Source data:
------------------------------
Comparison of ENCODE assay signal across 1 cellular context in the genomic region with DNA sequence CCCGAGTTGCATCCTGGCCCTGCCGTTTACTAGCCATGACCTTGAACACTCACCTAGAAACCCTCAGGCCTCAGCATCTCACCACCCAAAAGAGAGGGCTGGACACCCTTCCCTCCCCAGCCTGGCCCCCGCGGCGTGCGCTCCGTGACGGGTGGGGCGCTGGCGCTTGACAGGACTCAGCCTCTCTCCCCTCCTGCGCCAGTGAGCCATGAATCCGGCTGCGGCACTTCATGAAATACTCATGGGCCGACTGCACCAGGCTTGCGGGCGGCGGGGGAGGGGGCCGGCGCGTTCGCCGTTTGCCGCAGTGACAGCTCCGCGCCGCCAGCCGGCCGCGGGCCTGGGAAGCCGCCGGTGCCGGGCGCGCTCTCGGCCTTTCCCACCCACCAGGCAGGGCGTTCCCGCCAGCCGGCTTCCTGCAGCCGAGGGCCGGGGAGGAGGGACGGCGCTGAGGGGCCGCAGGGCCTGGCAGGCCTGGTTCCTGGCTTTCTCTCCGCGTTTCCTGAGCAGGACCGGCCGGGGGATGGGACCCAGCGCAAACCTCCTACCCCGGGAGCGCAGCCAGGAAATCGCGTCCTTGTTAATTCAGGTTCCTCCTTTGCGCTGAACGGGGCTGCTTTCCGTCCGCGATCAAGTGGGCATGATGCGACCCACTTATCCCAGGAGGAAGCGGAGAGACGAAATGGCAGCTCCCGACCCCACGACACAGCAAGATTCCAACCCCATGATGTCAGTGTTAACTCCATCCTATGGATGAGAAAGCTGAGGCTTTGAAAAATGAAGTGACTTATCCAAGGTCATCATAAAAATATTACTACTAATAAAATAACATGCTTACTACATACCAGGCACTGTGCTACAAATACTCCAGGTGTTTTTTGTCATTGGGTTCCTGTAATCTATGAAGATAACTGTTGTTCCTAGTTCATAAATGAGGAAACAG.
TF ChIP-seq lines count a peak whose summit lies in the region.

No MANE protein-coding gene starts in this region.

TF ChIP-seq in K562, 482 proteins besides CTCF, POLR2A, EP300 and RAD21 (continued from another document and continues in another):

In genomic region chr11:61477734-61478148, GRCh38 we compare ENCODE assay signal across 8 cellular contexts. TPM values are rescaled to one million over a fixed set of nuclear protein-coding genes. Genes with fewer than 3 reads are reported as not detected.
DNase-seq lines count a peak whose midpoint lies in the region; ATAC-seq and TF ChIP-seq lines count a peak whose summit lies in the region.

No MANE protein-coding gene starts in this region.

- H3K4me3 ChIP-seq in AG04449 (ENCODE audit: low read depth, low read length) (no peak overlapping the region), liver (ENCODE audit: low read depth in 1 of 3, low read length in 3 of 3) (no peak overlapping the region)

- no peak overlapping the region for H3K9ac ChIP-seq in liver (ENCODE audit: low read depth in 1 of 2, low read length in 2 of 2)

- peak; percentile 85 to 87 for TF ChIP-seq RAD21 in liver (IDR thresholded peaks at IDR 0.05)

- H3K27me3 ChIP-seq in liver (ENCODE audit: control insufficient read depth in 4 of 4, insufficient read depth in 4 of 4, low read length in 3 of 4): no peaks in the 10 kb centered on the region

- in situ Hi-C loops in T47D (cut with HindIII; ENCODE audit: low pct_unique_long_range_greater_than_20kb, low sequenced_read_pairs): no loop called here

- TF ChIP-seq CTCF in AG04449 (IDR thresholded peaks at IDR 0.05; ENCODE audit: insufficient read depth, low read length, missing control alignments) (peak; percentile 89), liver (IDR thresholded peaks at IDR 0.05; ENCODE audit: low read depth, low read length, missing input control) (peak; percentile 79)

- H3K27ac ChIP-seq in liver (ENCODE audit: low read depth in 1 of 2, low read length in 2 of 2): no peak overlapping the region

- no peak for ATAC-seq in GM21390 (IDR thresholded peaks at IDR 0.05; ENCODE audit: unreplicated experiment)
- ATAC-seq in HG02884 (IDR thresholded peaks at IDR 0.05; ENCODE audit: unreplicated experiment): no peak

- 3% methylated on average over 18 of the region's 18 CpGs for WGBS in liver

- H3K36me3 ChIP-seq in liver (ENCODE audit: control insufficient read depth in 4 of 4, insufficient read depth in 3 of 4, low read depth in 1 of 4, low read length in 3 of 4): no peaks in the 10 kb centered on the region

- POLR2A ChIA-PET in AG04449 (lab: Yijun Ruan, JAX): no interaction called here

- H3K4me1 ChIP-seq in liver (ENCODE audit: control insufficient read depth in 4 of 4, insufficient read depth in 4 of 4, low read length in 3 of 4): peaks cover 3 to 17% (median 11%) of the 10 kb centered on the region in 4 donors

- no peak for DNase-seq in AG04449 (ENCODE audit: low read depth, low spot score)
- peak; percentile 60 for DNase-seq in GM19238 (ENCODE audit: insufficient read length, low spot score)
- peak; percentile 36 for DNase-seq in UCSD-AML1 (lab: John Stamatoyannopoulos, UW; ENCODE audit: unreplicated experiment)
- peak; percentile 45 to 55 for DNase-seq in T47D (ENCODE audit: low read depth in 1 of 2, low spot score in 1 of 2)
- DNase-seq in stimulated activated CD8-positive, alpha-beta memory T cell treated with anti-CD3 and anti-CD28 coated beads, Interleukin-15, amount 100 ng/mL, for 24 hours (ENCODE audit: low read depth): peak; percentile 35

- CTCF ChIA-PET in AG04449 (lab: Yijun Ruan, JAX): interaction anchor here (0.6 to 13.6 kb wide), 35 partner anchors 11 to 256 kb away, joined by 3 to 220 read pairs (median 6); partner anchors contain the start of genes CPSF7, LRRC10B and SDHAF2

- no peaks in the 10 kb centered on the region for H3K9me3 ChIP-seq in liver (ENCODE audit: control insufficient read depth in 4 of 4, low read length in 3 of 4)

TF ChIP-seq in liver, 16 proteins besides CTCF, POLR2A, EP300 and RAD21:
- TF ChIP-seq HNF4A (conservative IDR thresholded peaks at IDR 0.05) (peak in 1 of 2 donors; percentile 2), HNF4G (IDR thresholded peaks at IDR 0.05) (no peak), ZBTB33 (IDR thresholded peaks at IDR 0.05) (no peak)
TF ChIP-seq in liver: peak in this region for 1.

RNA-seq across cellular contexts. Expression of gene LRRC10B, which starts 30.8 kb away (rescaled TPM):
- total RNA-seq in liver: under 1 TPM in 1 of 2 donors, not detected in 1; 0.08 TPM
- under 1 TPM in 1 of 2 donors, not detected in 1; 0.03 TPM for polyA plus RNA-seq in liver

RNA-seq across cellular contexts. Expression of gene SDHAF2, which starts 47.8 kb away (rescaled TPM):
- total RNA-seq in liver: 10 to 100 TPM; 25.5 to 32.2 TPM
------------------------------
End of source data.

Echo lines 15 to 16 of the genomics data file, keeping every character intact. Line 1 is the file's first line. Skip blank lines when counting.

- no peak for ATAC-seq in GM21390 (IDR thresholded peaks at IDR 0.05; ENCODE audit: unreplicated experiment)
- ATAC-seq in HG02884 (IDR thresholded peaks at IDR 0.05; ENCODE audit: unreplicated experiment): no peak